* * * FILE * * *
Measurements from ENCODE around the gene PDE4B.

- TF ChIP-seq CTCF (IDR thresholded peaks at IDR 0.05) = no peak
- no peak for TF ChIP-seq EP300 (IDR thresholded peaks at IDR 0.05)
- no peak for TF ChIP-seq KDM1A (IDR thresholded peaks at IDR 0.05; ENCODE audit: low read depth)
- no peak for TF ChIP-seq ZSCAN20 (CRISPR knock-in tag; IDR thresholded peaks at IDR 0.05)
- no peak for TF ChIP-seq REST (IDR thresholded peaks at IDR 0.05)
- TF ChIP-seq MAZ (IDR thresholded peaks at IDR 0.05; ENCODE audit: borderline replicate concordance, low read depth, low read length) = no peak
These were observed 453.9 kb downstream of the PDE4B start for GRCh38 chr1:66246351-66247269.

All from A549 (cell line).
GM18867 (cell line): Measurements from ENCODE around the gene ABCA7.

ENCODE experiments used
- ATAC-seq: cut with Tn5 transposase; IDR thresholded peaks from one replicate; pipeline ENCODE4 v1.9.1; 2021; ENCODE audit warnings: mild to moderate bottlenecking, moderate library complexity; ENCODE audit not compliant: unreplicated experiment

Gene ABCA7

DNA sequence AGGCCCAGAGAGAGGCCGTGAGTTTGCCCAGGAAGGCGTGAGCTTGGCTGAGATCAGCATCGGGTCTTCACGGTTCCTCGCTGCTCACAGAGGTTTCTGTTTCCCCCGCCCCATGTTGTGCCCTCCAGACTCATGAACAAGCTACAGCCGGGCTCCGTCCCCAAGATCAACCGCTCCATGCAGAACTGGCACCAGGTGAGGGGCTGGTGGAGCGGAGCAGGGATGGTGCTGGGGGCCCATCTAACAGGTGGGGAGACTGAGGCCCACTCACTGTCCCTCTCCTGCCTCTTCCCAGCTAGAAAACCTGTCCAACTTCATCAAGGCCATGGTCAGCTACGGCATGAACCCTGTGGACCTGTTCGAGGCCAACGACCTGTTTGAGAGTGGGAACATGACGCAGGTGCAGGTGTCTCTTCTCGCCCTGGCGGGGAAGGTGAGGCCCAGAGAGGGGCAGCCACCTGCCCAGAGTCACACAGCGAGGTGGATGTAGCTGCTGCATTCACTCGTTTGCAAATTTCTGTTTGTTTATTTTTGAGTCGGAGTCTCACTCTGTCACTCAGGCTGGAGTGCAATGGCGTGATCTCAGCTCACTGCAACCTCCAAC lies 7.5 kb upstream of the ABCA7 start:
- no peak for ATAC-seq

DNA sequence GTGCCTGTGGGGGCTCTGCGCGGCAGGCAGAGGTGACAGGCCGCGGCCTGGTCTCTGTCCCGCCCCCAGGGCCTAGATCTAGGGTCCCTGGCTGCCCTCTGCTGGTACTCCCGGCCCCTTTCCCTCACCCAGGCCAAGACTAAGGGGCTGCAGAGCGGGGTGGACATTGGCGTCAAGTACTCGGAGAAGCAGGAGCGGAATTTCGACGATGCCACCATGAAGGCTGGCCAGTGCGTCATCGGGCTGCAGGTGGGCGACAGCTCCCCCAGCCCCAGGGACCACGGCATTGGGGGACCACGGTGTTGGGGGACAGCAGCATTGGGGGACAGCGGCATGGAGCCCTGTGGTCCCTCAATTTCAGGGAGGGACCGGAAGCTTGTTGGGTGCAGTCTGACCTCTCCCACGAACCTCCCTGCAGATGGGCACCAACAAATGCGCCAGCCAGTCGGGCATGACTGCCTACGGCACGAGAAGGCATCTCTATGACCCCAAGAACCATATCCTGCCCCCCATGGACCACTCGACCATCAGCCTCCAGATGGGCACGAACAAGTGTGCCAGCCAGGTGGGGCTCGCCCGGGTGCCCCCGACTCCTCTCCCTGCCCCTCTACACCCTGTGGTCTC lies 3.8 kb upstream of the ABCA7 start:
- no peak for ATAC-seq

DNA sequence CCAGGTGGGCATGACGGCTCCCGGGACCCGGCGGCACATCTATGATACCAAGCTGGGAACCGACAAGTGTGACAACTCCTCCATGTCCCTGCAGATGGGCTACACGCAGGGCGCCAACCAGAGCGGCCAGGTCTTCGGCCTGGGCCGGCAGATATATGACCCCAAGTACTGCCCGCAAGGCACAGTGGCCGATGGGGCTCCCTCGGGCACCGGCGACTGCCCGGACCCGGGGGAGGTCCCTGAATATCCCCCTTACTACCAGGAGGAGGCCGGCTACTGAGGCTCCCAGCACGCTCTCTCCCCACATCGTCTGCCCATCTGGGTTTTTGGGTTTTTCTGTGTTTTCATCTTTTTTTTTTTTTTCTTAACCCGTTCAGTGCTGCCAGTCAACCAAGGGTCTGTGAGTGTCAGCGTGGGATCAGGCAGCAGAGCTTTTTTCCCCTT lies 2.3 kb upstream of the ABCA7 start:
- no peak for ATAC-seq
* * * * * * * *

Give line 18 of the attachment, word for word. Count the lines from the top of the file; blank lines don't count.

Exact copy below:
DNA sequence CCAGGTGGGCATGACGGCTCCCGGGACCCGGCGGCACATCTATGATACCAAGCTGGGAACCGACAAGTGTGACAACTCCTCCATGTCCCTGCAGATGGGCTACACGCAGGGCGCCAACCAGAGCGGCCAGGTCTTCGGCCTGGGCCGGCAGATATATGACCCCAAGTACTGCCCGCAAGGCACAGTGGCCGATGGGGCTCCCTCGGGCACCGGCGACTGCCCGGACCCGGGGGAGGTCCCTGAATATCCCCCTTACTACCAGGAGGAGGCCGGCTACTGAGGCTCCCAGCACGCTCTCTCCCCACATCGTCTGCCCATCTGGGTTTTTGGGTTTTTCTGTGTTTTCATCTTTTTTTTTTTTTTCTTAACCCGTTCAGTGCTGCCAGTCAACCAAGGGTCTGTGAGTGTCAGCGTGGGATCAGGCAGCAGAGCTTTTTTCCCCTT lies 2.3 kb upstream of the ABCA7 start: